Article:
objects/cleaning bucket.jpgAre computers like people? Do they slow down with age? Computers are not supposed to show their age in this manner, but they often seem to get slower as they get more use. If your computer takes longer to boot up and perform simple tasks than when it was new, several steps can help rejuvenate it. First, read my articles on ScanDisk and on Defragmenting Your Hard Disk. These two simple procedures can be a shot of Geritol for your computer. There is also one other thing you can do to give your computer a little more energy and speed.  

Unwelcomed StartUp Programs 
Every new program that you add to your computer longs to be one of your most trusted and useful tools. Therefore, new software often installs a shortcut to their program in the StartUp folder so that they start automatically when you turn on your computer. Then, often unknown to the user, they silently run in the background. This enables them to execute more quickly when you do need them, but it also drains your system resources and makes your computer boot up more slowly.  

To see what is in your StartUp folder, click on the Start button then choose Programs. Scroll up or down to the item called StartUp.  When you place your cursor on that item, you will see a list of all programs that are automatically starting when you turn on your computer. In some cases, it may be convenient to have a certain program in your StartUp folder.  For instance, if you always check your e-mail immediately after turning on your computer, having a shortcut to your e-mail program in the StartUp folder and having it start automatically will be a convenience. But if you see a lot of items that you don't need in your StartUp folder, it may be time for a good cleanup. 

Cleaning Up Your StartUp Folder 
Items in the StartUp folder are not the actual programs themselves; they are simply shortcuts to the programs. Deleting these items will not affect the programs themselves. If you are lucky enough to be using Windows 98, you can perform the cleanup right from the same screen used to check your StartUp programs list (follow the directions in the above paragraph to get to that screen). Move your cursor over the item you want to remove, right-click, and choose Delete. If you are using Windows 95, you will not be able to delete the items from this menu and will have one added step.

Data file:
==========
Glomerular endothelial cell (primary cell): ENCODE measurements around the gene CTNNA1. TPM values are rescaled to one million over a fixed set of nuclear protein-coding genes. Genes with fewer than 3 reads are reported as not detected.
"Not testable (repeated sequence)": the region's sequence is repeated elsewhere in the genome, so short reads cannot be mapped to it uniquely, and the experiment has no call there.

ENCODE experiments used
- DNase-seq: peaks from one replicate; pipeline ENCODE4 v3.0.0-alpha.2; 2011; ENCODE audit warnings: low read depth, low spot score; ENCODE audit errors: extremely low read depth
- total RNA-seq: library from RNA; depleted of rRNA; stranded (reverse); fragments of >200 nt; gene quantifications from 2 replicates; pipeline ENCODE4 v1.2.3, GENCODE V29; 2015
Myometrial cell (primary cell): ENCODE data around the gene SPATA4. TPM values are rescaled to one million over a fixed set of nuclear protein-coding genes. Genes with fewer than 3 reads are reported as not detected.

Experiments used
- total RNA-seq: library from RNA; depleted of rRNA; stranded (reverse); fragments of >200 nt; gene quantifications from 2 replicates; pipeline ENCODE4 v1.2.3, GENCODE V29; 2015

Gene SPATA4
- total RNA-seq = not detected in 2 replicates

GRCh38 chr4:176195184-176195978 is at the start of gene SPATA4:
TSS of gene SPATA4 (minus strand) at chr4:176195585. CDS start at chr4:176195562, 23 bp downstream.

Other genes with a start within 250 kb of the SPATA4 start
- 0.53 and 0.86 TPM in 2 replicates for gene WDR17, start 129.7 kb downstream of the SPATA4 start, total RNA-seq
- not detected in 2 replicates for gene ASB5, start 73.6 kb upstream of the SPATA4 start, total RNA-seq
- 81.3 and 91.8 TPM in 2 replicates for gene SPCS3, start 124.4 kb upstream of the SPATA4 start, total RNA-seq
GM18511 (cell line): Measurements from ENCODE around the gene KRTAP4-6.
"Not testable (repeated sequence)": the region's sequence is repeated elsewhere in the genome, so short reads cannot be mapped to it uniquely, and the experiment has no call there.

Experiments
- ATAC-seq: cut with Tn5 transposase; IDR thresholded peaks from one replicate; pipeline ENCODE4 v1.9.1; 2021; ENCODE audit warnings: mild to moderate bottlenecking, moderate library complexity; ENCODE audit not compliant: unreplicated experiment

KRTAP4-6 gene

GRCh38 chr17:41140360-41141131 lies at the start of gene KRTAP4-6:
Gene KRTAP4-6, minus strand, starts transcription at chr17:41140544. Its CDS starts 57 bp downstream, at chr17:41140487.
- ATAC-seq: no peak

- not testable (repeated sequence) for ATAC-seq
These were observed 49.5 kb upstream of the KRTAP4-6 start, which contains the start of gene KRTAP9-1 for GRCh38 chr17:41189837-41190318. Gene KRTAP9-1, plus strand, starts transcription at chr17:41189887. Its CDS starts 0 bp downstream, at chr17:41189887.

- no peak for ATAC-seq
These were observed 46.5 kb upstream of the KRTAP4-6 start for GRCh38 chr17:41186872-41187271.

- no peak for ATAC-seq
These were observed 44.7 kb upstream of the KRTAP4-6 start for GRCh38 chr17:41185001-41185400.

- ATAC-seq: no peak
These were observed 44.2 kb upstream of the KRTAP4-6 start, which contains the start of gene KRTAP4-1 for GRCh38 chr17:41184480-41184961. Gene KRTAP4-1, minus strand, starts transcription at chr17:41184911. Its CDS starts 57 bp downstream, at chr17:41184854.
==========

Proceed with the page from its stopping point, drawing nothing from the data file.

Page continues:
Windows 95 users need to click on the Start button. Choose Settings, then Taskbar, and Start Menu. Click the Start Menu Programs tab, and click the Remove button. Scroll down the list in the dialog box that opens until you see the StartUp icon. Click the plus sign next to it to view the programs in your StartUp group. Remove programs you don't want by clicking them, then the Remove button. (This method will also work for Windows 98, but the procedure mentioned in the previous paragraph is easier, by far.) Just a quick note of caution: Even if your StartUp folder is empty, never delete the StartUp folder itself. 

Before you delete any item from your start-up folder, be sure that you at least try to determine its function.  For example, if your anti-virus program appears in the StartUp folder, you will want to keep it there so that it scans for viruses every time you start your computer. Some programs like Microsoft Office will have a Fast Find or Office Start in the StartUp folder.  These shortcuts are unnecessary and can be deleted.  If you don't know the purpose of an item in your StartUp folder, you can still delete it. If you later find that you want to return it to the StartUp folder, you can simply open the Recycle Bin, highlight the icon, right-click, and choose Restore. This will put the shortcut right back into your StartUp folder as long as you haven't emptied the recycle bin since you deleted the item. 

Adding Programs to Your StartUp Folder  
While we are talking about the StartUp folder, you might have a program or two that you would like to start up automatically every time you turn on your computer. To add an item to your StartUp folder, find the program file on your hard drive by using Windows Explorer or drilling down through the My Computer icon. Then drag the program's icon over the Start button while holding down the mouse button. The Start menu should open. Move the cursor (with the program file's icon still attached) over the Programs and StartUp submenus until each is opened. Next place the cursor over the open StartUp submenu and release the mouse button. Win98 might ask whether you want to create a shortcut. If so, click Yes. 

Learning about the StartUp folder can be a helpful adventure. And removing unused programs from your StartUp folder will add a little speed to your computing.